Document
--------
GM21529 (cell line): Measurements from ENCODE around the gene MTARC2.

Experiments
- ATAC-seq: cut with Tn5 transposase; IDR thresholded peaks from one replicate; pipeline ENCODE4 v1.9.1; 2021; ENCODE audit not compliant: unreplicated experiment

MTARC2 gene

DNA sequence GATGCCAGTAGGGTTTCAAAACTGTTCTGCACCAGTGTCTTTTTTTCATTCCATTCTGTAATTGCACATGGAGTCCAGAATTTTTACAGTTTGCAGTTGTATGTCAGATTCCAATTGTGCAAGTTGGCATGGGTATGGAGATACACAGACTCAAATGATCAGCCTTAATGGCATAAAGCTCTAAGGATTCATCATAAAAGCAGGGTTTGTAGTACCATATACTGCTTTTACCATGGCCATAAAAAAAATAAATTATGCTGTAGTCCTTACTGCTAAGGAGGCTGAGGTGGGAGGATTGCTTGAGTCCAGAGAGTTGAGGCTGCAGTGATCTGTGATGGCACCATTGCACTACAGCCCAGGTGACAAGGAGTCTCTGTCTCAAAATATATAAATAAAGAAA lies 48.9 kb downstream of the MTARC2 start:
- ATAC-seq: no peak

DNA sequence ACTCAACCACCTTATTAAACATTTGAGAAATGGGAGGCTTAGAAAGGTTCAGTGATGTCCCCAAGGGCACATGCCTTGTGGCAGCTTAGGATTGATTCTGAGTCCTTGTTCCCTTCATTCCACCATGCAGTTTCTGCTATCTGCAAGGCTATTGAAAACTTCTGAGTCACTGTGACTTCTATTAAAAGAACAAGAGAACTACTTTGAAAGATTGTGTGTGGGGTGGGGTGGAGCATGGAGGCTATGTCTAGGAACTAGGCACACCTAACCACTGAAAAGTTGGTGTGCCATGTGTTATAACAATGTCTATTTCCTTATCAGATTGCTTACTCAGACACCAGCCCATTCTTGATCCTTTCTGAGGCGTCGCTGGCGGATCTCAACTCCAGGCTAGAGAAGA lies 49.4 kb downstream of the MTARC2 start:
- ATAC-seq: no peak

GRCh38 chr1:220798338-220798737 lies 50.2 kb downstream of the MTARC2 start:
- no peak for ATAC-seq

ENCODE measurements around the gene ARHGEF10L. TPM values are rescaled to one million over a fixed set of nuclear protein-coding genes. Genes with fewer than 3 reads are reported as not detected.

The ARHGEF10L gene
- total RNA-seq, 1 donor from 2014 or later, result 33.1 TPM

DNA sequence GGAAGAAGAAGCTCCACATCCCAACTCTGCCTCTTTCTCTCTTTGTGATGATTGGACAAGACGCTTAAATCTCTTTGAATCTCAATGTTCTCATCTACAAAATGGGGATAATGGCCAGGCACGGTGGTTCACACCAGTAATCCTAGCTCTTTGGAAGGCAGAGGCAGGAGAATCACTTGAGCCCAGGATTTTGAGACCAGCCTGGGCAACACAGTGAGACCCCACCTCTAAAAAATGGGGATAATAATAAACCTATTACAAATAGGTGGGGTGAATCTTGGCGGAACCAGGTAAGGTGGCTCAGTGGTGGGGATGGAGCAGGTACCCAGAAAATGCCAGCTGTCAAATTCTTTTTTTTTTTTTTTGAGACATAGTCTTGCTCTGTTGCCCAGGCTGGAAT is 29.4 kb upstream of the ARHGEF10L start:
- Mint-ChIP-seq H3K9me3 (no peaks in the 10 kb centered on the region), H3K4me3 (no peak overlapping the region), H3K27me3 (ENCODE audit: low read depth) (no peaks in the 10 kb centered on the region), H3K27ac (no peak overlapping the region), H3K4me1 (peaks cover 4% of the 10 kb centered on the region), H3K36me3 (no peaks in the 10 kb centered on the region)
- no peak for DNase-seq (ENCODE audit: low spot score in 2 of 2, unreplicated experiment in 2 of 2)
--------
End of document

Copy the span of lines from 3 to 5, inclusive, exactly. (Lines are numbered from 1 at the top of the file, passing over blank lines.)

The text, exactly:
- ATAC-seq: cut with Tn5 transposase; IDR thresholded peaks from one replicate; pipeline ENCODE4 v1.9.1; 2021; ENCODE audit not compliant: unreplicated experiment

MTARC2 gene

DNA sequence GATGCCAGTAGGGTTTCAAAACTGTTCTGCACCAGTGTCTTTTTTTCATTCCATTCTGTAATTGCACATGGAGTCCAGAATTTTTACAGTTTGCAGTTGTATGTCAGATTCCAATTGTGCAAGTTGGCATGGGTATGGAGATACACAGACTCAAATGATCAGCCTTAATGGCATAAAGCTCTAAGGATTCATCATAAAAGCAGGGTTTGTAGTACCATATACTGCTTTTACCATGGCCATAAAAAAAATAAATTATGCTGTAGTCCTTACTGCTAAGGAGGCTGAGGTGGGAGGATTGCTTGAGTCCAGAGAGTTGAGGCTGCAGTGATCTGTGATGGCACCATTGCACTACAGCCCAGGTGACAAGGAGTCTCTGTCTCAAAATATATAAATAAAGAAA lies 48.9 kb downstream of the MTARC2 start: